True? Or False?'s Doug Ritchay offers his opinion on the truths and non-truths of the annual NFL draft

The NFL draft is a week away and every Mel Kiper impersonator has his opinion on what's going to happen, including with the Green Bay Packers at pick No. 16 in the first round.

I've watched/covered too many drafts to count, but there are some things which have proved true and false over the years that I'm going to share with you. Here they are, including one truth which will boggle your mind:

True: A good first-round pick doesn't make a draft. See what the Packers have done over the years in the drafts, especially when Ron Wolf was the GM and you realize a team is built as much in the later rounds as it is in the first day.

False: A visit from a prospective draftee indicates interest. No, it doesn't. In the final weeks we hear about teams flying in potential picks for interviews and then they make sure they get word to the media how much they like the guy in an effort to fool others.

Then when the draft comes that team looks past that player quicker than a man does when he sees Roseanne walking down a sidewalk followed by Halle Berry.

True: Teams don't always visit with their first-round target. Last year, the Packers never flew in A.J. Hawk, but never hesitated taking him at No. 5. The Packers knew he was a sure bet.

False: A top 10 pick is a guaranteed star. Does Jamal Reynolds ring a bell? A dumb bell. You don't have to be in the top 10 to find a quality player. Last year, Joseph Addai was the 30th pick and Laurence Maroney was the 21st. Meanwhile, Mario Williams was the top pick.

True: A bad draft can damage a franchise. All you have to do is look at the Packers' 2001 draft. Here are the Packers' picks in each round and who they passed on in parentheses:

Reynolds (Steve Hutchinson, Pro Bowl guard)
2. Robert Ferguson (Chris Chambers, Pro Bowl receiver)
3a. Bhawoh Jue (Steve Smith, Pro Bowl wide receiver)
3b. Torrance Marshall (Dwight Smith, Super Bowl MVP)
4. Bill Ferrario (Justin McCareins, No. 3/4 receiver)
6. David Martin (T.J. Houshmanzadeh, No. 2 receiver with Bengals)

Wonder why Mike Sherman was stripped of his GM duties?

False: Pick need over best player. Never. Whoever is on the top of your draft board when it's time to pick, take him, unless there's little difference between the need player and the best player. Why take a need player who might be good when the best player could be great? Too much talent is never a bad thing.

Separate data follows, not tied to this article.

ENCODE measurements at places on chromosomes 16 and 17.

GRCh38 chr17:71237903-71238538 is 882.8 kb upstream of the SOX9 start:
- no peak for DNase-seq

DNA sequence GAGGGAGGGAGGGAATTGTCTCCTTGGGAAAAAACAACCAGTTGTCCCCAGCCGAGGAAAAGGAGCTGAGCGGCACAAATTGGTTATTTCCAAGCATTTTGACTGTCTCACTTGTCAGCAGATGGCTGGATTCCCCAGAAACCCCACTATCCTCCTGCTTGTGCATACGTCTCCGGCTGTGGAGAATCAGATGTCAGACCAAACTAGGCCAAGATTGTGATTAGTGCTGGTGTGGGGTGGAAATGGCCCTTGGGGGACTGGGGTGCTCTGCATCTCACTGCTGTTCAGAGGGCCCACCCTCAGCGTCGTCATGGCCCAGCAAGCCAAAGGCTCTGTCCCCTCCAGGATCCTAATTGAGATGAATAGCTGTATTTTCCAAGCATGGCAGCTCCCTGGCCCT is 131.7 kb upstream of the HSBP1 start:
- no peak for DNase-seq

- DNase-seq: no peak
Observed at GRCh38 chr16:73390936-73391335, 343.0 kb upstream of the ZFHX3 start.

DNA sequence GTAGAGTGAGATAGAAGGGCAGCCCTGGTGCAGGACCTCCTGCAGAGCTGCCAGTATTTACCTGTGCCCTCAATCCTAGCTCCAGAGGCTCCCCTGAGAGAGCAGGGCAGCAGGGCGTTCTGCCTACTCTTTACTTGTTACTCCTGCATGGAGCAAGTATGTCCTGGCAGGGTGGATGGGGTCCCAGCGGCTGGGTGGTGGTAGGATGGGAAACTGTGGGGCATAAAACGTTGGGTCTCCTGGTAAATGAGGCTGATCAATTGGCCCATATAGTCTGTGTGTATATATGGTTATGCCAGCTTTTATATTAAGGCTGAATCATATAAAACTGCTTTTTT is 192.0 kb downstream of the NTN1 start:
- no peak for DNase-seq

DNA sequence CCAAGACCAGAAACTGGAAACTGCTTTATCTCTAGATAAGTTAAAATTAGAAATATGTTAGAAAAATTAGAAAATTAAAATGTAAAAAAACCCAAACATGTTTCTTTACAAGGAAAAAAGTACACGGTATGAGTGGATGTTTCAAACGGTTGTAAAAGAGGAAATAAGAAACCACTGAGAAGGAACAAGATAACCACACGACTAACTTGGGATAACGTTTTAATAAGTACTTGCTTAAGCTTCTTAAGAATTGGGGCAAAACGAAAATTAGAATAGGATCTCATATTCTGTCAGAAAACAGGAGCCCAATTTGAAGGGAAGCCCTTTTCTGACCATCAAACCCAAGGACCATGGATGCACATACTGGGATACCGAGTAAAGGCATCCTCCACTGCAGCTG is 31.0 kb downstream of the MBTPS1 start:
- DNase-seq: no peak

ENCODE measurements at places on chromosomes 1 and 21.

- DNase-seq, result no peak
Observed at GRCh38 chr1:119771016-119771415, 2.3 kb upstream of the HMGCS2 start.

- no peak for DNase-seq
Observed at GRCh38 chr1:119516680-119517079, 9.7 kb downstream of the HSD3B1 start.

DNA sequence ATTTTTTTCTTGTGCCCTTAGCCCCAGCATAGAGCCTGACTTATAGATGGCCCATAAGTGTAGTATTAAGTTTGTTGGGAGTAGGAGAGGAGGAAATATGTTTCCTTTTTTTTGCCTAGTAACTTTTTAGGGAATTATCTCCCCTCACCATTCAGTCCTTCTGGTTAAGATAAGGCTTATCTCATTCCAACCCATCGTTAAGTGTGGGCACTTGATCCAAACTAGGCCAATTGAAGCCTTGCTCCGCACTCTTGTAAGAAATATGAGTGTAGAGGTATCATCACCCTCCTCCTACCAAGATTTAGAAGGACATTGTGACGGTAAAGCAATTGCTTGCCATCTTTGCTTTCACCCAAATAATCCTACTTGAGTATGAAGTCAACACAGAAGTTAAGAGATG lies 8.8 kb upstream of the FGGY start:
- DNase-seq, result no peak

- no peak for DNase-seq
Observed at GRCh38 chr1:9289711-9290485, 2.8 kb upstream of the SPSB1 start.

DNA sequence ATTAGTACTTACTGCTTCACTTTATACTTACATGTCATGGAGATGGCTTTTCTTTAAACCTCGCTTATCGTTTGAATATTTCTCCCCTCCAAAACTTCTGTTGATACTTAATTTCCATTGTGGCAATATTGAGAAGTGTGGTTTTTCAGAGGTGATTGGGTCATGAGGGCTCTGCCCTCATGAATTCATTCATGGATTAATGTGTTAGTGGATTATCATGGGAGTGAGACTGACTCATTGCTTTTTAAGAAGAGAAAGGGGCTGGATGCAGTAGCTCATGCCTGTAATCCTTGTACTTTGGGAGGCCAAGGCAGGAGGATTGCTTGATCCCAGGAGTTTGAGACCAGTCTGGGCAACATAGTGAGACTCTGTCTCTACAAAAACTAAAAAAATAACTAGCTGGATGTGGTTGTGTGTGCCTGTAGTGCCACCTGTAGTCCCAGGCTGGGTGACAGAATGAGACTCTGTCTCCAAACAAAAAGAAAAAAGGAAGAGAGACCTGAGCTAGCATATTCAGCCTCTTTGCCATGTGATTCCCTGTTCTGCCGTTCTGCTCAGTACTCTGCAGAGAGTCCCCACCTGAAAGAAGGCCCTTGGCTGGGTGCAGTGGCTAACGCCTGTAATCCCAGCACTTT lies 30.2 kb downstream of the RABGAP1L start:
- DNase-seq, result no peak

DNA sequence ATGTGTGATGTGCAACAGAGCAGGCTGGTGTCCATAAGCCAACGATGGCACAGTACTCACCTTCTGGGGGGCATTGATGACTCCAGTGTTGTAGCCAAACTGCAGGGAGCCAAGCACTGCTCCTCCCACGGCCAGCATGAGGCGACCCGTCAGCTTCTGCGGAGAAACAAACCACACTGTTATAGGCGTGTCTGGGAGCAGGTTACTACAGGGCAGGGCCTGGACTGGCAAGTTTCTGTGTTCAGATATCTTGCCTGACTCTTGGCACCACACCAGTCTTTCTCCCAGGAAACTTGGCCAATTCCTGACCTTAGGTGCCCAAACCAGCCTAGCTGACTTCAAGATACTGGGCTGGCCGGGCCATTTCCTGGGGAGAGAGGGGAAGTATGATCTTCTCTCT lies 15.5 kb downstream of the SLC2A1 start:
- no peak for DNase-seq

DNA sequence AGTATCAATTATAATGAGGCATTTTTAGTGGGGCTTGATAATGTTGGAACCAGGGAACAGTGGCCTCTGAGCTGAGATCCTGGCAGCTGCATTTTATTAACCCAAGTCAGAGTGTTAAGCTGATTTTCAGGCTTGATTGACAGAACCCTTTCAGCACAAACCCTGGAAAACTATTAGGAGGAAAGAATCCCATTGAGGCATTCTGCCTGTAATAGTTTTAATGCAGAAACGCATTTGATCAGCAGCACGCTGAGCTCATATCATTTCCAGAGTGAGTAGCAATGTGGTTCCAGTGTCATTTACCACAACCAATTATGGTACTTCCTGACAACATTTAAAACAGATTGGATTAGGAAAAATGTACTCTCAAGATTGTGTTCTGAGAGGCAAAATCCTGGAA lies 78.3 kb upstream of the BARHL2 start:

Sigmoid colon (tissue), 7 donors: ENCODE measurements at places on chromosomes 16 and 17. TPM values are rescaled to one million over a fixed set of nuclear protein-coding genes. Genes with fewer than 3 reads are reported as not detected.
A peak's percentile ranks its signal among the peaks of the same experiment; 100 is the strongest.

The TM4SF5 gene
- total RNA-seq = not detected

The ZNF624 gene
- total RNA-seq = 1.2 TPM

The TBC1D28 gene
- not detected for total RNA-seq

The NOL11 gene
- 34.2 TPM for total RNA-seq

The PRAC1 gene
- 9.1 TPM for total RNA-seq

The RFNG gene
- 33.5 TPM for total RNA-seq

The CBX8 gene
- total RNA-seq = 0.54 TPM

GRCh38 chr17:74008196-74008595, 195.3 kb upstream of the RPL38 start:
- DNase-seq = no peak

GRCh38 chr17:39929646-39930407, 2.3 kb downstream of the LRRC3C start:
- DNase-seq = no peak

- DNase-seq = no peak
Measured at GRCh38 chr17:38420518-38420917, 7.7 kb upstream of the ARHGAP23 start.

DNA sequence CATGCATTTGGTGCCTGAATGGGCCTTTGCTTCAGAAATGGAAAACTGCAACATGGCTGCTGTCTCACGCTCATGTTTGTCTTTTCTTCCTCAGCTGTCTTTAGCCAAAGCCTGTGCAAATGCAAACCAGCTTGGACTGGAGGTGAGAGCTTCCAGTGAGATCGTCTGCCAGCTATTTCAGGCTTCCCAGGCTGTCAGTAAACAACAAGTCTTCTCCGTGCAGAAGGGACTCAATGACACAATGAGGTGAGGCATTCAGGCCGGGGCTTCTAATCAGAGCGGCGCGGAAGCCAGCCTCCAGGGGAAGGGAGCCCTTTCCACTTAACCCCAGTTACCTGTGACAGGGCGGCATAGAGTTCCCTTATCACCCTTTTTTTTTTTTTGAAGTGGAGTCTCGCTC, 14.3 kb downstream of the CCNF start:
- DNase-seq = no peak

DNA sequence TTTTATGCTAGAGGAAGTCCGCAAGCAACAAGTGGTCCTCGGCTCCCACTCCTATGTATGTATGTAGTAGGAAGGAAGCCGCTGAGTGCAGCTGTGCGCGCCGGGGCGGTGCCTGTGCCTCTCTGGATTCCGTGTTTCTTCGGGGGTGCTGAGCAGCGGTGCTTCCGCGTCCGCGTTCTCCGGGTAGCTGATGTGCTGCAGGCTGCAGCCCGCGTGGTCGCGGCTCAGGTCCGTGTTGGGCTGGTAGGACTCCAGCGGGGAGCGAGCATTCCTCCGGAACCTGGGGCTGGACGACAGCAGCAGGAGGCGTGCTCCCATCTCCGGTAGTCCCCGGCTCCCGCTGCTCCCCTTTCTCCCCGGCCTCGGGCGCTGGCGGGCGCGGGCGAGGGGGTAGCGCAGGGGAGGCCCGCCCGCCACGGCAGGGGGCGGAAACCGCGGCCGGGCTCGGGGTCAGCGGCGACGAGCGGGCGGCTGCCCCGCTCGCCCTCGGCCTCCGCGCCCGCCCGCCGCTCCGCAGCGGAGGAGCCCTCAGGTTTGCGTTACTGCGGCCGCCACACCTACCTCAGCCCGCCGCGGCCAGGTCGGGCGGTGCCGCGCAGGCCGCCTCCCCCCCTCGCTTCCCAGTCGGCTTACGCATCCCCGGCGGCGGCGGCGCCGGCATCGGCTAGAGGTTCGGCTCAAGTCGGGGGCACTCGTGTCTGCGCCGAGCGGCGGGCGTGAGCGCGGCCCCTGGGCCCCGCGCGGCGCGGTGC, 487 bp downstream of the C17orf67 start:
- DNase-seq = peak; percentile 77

True: Second-round picks can make impacts. OK, the Packers flubbed on the likes of Ferguson and Derrick Mayes, but before he was injured last year, Greg Jennings was opening eyes, running toward a 1,000-yard season. Also, Daryn Colledge started last year on the Packers' offensive line, Devin Hester was a Pro Bowl kick returner and Maurice Jones-Drew was third in the NFL last year with 16 TDs.

False: Pick a kicker/punter if you need one. The Packers know this all too well with Brett Conway and B.J. Sander. With only seven rounds, position players are the way to go. Kickers and punters, competent ones, can be found elsewhere (see Ryan Longwell and Dave Rayner).

True: Return specialists are worth picking. Unless you're the Packers, who have missed badly with the likes of Joey Jamison and Cory Rodgers. Hester proved last season what a quality returner can do for a team. The problem is finding one. I'm thinking Ted Ginn Jr.

False: You can grade a draft the day after it happens. No, but most media outlets do it, mainly because it makes for good reading. Any football mind knows drafts can't be accurately graded for at least two years. I'm thinking the Packers' 2001 draft gets an F. Last year's draft looks good, but let's wait another year.

True: The Packers will pick offense in the first round. It's either Cal's Marshawn Lynch or Miami (Fla.) TE Greg Olsen. The Packers' offense needs more weapons for Favre.

False: Don't pick Ginn. Put him in a Packers jersey and here's what you have: A receiver who can blow by most corners on fly routes, so he can stretch defenses. That opens it up for Donald Driver and Jennings. He's a great returner, meaning Charles Woodson does not have to risk injury on punts and better field position can be gained on kickoffs. And, knowing he's a former cornerback, Ginn is scratching the surface of how good he can be. He would add electricity to an offense.

True: The Packers won't pick Ginn. Don't see it happening, but if Lynch and Olsen are gone, why not?

Doug Ritchay

Doug Ritchay is a frequent contributor to and Packer Report magazine. E-mail him at

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